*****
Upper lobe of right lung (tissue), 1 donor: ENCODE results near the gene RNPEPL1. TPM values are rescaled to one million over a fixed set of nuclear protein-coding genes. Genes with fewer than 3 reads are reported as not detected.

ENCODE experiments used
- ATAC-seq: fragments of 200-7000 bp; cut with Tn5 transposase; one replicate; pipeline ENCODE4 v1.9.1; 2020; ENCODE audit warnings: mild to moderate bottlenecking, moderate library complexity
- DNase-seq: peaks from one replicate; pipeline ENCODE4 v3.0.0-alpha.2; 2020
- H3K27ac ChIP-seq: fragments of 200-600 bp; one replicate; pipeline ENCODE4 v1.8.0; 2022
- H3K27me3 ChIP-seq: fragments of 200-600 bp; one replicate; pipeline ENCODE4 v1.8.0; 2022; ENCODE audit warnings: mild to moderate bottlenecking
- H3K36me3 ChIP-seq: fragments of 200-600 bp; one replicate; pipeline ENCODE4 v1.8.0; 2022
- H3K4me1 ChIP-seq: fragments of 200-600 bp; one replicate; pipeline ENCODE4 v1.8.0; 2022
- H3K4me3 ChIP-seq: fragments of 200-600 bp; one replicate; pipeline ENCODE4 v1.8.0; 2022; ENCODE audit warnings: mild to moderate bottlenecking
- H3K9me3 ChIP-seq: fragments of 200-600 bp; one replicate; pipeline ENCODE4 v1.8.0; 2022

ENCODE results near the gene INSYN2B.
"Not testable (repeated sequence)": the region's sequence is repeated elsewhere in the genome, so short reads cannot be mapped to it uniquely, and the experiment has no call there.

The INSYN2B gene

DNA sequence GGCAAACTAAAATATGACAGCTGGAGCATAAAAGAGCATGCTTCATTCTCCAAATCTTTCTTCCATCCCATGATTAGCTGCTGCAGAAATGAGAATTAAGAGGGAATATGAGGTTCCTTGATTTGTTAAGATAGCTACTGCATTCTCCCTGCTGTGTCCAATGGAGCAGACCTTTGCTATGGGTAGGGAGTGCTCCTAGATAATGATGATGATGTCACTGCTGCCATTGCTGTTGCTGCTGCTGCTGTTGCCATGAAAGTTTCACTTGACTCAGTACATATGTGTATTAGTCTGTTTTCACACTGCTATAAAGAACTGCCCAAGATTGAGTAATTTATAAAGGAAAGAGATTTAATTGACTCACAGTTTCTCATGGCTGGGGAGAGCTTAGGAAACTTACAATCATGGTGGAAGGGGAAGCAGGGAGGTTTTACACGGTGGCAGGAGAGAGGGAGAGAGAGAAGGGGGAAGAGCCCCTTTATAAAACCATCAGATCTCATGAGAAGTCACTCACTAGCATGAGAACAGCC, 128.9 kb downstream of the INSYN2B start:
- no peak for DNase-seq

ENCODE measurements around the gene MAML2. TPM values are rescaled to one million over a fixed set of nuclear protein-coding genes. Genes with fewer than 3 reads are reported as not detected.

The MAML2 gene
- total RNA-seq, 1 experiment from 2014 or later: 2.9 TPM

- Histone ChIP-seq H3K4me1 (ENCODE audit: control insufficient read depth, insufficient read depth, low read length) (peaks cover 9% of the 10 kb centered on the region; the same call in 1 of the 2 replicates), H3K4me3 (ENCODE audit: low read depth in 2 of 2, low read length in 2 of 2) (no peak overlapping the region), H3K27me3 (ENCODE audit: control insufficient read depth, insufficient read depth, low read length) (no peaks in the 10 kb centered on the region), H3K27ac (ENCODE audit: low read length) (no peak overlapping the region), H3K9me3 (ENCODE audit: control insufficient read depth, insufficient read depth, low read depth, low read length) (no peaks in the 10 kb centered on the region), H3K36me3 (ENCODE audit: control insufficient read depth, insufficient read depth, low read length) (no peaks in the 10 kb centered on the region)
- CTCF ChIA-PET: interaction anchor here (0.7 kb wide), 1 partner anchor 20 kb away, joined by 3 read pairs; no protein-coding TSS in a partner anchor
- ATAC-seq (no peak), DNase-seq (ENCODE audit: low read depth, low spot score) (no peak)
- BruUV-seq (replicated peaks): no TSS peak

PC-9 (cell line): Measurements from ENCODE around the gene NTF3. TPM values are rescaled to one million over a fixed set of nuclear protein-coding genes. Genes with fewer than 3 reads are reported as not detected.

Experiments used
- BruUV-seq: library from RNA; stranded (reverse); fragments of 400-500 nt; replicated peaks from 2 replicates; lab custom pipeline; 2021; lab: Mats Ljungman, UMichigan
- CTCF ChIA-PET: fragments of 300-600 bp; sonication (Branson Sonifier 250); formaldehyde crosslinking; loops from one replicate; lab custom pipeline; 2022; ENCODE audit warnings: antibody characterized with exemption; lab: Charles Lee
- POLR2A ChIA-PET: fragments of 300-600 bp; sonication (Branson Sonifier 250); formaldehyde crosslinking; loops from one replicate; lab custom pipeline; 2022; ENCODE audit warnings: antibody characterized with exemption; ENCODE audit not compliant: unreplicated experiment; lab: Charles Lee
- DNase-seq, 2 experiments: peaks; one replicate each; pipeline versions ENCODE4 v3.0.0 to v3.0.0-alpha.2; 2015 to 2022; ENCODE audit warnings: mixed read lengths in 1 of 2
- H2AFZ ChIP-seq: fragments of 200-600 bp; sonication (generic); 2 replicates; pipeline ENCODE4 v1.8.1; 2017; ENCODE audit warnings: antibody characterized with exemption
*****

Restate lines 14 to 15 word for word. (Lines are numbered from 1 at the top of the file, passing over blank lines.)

DNA sequence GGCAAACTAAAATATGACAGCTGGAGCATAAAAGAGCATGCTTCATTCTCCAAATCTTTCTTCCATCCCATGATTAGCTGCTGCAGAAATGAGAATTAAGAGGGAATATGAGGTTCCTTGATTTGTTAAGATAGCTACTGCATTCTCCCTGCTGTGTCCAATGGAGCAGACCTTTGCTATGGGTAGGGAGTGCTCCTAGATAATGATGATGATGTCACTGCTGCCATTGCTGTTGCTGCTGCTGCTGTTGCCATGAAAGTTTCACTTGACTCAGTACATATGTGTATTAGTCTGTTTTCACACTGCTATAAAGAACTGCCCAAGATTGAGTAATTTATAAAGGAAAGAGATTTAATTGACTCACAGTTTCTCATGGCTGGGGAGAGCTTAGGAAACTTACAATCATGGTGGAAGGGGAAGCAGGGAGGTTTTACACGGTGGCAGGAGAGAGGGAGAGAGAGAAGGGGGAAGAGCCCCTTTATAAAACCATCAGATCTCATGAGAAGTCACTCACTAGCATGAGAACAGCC, 128.9 kb downstream of the INSYN2B start:
- no peak for DNase-seq